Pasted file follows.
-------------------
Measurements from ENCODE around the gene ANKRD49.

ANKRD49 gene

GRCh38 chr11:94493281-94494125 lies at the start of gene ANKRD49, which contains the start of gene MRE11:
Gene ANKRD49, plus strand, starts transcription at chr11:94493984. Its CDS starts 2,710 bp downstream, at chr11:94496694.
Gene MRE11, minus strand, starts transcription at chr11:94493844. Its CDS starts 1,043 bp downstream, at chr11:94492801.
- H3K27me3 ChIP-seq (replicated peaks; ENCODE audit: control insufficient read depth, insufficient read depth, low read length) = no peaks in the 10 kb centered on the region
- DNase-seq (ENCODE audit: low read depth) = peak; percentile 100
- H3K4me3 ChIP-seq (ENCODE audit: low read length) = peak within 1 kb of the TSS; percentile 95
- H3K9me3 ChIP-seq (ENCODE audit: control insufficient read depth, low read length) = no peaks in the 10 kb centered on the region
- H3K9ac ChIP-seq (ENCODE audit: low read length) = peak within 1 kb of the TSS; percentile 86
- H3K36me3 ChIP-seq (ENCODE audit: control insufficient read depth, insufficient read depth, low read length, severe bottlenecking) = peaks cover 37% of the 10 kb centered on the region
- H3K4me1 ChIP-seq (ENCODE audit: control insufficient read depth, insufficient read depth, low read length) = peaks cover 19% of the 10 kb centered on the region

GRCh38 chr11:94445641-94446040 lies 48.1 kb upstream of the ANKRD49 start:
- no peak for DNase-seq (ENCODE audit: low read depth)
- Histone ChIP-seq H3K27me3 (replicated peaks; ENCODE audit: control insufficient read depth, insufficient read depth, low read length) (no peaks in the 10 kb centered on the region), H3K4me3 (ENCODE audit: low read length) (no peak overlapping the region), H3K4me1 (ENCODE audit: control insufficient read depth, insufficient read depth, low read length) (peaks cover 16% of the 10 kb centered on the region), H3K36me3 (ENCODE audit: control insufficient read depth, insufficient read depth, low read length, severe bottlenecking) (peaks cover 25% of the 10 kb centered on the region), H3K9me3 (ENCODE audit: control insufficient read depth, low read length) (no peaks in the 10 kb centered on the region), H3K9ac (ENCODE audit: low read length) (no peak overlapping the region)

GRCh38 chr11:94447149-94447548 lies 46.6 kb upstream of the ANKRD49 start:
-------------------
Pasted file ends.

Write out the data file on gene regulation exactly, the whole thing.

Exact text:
Measurements from ENCODE around the gene ANKRD49.

ANKRD49 gene

GRCh38 chr11:94493281-94494125 lies at the start of gene ANKRD49, which contains the start of gene MRE11:
Gene ANKRD49, plus strand, starts transcription at chr11:94493984. Its CDS starts 2,710 bp downstream, at chr11:94496694.
Gene MRE11, minus strand, starts transcription at chr11:94493844. Its CDS starts 1,043 bp downstream, at chr11:94492801.
- H3K27me3 ChIP-seq (replicated peaks; ENCODE audit: control insufficient read depth, insufficient read depth, low read length) = no peaks in the 10 kb centered on the region
- DNase-seq (ENCODE audit: low read depth) = peak; percentile 100
- H3K4me3 ChIP-seq (ENCODE audit: low read length) = peak within 1 kb of the TSS; percentile 95
- H3K9me3 ChIP-seq (ENCODE audit: control insufficient read depth, low read length) = no peaks in the 10 kb centered on the region
- H3K9ac ChIP-seq (ENCODE audit: low read length) = peak within 1 kb of the TSS; percentile 86
- H3K36me3 ChIP-seq (ENCODE audit: control insufficient read depth, insufficient read depth, low read length, severe bottlenecking) = peaks cover 37% of the 10 kb centered on the region
- H3K4me1 ChIP-seq (ENCODE audit: control insufficient read depth, insufficient read depth, low read length) = peaks cover 19% of the 10 kb centered on the region

GRCh38 chr11:94445641-94446040 lies 48.1 kb upstream of the ANKRD49 start:
- no peak for DNase-seq (ENCODE audit: low read depth)
- Histone ChIP-seq H3K27me3 (replicated peaks; ENCODE audit: control insufficient read depth, insufficient read depth, low read length) (no peaks in the 10 kb centered on the region), H3K4me3 (ENCODE audit: low read length) (no peak overlapping the region), H3K4me1 (ENCODE audit: control insufficient read depth, insufficient read depth, low read length) (peaks cover 16% of the 10 kb centered on the region), H3K36me3 (ENCODE audit: control insufficient read depth, insufficient read depth, low read length, severe bottlenecking) (peaks cover 25% of the 10 kb centered on the region), H3K9me3 (ENCODE audit: control insufficient read depth, low read length) (no peaks in the 10 kb centered on the region), H3K9ac (ENCODE audit: low read length) (no peak overlapping the region)

GRCh38 chr11:94447149-94447548 lies 46.6 kb upstream of the ANKRD49 start: